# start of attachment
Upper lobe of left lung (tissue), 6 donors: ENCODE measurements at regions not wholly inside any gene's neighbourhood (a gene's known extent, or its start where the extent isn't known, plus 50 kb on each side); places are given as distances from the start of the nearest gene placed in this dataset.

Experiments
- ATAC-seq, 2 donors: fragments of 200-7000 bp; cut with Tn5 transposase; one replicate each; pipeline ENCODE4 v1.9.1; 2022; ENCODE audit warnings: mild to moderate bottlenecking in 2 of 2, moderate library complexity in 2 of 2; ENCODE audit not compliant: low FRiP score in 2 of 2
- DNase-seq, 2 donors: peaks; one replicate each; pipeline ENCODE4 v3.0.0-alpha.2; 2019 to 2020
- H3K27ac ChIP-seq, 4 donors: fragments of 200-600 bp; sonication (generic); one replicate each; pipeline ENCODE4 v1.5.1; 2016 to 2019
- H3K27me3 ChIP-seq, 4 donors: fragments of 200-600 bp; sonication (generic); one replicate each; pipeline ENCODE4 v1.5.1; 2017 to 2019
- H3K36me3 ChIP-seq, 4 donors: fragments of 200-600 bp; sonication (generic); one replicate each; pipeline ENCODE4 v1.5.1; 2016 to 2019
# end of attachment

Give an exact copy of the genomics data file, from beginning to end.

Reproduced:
Upper lobe of left lung (tissue), 6 donors: ENCODE measurements at regions not wholly inside any gene's neighbourhood (a gene's known extent, or its start where the extent isn't known, plus 50 kb on each side); places are given as distances from the start of the nearest gene placed in this dataset.

Experiments
- ATAC-seq, 2 donors: fragments of 200-7000 bp; cut with Tn5 transposase; one replicate each; pipeline ENCODE4 v1.9.1; 2022; ENCODE audit warnings: mild to moderate bottlenecking in 2 of 2, moderate library complexity in 2 of 2; ENCODE audit not compliant: low FRiP score in 2 of 2
- DNase-seq, 2 donors: peaks; one replicate each; pipeline ENCODE4 v3.0.0-alpha.2; 2019 to 2020
- H3K27ac ChIP-seq, 4 donors: fragments of 200-600 bp; sonication (generic); one replicate each; pipeline ENCODE4 v1.5.1; 2016 to 2019
- H3K27me3 ChIP-seq, 4 donors: fragments of 200-600 bp; sonication (generic); one replicate each; pipeline ENCODE4 v1.5.1; 2017 to 2019
- H3K36me3 ChIP-seq, 4 donors: fragments of 200-600 bp; sonication (generic); one replicate each; pipeline ENCODE4 v1.5.1; 2016 to 2019